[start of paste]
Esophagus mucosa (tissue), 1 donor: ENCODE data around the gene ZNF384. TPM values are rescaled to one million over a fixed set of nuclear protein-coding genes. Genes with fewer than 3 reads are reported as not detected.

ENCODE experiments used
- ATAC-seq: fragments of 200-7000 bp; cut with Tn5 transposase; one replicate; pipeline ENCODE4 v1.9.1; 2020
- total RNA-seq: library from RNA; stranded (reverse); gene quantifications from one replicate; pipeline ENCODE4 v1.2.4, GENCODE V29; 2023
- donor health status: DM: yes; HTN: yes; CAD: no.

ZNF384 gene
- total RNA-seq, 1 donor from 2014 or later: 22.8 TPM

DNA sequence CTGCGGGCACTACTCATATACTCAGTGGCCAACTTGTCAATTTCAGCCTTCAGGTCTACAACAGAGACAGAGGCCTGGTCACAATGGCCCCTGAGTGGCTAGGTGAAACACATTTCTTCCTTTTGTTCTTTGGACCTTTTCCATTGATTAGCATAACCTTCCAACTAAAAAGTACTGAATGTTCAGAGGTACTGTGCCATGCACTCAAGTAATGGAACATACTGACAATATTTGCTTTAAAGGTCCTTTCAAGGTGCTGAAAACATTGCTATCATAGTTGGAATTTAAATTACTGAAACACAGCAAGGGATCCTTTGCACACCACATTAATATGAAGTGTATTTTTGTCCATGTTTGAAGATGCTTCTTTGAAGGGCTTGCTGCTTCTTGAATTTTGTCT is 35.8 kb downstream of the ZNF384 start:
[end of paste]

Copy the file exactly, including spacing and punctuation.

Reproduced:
Esophagus mucosa (tissue), 1 donor: ENCODE data around the gene ZNF384. TPM values are rescaled to one million over a fixed set of nuclear protein-coding genes. Genes with fewer than 3 reads are reported as not detected.

ENCODE experiments used
- ATAC-seq: fragments of 200-7000 bp; cut with Tn5 transposase; one replicate; pipeline ENCODE4 v1.9.1; 2020
- total RNA-seq: library from RNA; stranded (reverse); gene quantifications from one replicate; pipeline ENCODE4 v1.2.4, GENCODE V29; 2023
- donor health status: DM: yes; HTN: yes; CAD: no.

ZNF384 gene
- total RNA-seq, 1 donor from 2014 or later: 22.8 TPM

DNA sequence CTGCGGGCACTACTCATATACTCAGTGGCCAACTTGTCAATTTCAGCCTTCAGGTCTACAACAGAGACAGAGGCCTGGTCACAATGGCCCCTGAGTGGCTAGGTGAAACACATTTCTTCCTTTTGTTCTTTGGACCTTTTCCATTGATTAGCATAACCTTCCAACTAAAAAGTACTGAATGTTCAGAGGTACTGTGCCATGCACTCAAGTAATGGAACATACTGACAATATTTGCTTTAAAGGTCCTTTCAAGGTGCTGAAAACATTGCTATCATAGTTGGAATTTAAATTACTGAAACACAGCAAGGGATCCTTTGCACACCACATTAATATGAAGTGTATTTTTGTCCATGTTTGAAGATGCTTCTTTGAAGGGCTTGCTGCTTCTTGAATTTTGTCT is 35.8 kb downstream of the ZNF384 start: